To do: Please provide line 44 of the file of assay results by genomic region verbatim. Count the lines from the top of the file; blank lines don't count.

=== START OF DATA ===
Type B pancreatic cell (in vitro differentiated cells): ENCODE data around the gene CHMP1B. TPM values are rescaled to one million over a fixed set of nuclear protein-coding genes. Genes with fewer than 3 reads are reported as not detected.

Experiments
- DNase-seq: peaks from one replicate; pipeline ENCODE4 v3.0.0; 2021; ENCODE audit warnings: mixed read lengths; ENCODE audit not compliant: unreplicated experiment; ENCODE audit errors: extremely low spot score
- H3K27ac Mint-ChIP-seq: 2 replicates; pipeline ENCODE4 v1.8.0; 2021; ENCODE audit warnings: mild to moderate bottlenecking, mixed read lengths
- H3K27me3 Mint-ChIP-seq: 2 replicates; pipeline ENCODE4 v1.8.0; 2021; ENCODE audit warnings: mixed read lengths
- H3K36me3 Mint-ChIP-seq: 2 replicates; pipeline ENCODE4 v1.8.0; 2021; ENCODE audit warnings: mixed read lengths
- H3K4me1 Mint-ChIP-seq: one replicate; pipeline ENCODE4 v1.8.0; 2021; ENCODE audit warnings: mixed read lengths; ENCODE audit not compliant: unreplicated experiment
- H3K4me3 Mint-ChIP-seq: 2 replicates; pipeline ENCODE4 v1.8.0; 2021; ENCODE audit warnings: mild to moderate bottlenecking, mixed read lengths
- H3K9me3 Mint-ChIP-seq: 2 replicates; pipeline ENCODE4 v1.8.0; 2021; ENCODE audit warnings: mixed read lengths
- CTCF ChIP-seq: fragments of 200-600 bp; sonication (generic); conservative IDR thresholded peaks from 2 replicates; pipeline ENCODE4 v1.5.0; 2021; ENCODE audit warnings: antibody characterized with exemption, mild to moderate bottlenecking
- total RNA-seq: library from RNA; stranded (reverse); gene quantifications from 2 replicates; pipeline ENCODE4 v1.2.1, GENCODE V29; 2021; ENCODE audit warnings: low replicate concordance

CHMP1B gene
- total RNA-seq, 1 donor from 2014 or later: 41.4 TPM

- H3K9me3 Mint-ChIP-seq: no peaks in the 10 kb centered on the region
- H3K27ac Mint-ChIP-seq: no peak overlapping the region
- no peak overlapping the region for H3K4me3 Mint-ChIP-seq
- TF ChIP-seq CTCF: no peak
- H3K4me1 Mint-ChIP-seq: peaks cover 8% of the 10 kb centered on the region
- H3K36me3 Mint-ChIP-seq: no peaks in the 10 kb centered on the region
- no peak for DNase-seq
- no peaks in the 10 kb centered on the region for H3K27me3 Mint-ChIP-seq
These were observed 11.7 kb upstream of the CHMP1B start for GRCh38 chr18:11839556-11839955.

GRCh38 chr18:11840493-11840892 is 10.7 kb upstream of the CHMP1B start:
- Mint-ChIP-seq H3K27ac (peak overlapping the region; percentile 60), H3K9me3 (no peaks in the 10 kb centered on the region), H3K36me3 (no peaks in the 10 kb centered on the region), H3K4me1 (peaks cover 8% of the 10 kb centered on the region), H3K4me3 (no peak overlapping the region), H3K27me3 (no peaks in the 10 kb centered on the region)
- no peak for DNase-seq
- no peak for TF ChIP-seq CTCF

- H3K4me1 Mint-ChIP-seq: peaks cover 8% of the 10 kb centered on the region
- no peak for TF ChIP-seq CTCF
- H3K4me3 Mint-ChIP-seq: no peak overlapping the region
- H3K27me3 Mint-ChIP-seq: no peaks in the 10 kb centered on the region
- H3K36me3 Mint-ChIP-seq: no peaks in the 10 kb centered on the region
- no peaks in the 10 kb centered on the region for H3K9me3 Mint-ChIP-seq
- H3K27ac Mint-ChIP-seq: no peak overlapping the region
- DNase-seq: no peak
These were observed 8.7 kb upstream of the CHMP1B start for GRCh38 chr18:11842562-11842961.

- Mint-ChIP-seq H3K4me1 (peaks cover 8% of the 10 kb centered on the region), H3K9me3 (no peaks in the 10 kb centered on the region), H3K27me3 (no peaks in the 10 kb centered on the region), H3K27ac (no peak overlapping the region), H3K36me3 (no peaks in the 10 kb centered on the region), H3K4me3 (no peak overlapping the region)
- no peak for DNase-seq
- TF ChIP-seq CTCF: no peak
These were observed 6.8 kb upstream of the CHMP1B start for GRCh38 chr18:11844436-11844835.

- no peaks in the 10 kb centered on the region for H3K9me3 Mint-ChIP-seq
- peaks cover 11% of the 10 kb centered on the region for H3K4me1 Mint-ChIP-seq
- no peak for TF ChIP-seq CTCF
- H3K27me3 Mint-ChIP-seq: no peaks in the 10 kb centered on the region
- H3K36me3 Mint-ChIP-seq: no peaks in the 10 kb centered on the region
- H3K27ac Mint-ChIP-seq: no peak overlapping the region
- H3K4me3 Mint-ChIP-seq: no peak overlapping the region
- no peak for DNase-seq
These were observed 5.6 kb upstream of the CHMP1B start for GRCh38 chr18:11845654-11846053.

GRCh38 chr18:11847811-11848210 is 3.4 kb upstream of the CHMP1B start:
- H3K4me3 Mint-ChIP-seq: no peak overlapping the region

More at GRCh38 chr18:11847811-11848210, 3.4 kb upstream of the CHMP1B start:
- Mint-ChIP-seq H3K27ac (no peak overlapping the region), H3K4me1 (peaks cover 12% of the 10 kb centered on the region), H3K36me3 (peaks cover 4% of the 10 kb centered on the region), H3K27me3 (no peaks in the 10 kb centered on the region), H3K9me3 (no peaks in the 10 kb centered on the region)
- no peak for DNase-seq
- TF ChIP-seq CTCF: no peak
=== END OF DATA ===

- H3K36me3 Mint-ChIP-seq: no peaks in the 10 kb centered on the region